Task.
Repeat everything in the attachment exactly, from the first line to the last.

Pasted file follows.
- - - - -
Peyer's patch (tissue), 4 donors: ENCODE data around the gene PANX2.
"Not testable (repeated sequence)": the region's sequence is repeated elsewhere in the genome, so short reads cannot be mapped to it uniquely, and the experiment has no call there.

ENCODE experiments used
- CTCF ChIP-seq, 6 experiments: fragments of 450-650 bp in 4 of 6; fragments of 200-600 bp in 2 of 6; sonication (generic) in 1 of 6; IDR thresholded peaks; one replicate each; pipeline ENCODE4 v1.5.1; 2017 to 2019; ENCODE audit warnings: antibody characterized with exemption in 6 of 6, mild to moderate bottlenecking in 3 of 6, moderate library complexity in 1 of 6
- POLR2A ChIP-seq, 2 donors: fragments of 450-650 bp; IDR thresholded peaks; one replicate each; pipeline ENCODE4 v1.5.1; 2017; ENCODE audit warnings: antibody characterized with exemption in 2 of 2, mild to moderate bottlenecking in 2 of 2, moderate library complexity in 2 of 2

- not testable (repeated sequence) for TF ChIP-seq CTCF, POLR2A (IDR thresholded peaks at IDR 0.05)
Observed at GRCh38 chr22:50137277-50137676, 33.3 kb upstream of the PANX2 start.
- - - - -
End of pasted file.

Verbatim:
Peyer's patch (tissue), 4 donors: ENCODE data around the gene PANX2.
"Not testable (repeated sequence)": the region's sequence is repeated elsewhere in the genome, so short reads cannot be mapped to it uniquely, and the experiment has no call there.

ENCODE experiments used
- CTCF ChIP-seq, 6 experiments: fragments of 450-650 bp in 4 of 6; fragments of 200-600 bp in 2 of 6; sonication (generic) in 1 of 6; IDR thresholded peaks; one replicate each; pipeline ENCODE4 v1.5.1; 2017 to 2019; ENCODE audit warnings: antibody characterized with exemption in 6 of 6, mild to moderate bottlenecking in 3 of 6, moderate library complexity in 1 of 6
- POLR2A ChIP-seq, 2 donors: fragments of 450-650 bp; IDR thresholded peaks; one replicate each; pipeline ENCODE4 v1.5.1; 2017; ENCODE audit warnings: antibody characterized with exemption in 2 of 2, mild to moderate bottlenecking in 2 of 2, moderate library complexity in 2 of 2

- not testable (repeated sequence) for TF ChIP-seq CTCF, POLR2A (IDR thresholded peaks at IDR 0.05)
Observed at GRCh38 chr22:50137277-50137676, 33.3 kb upstream of the PANX2 start.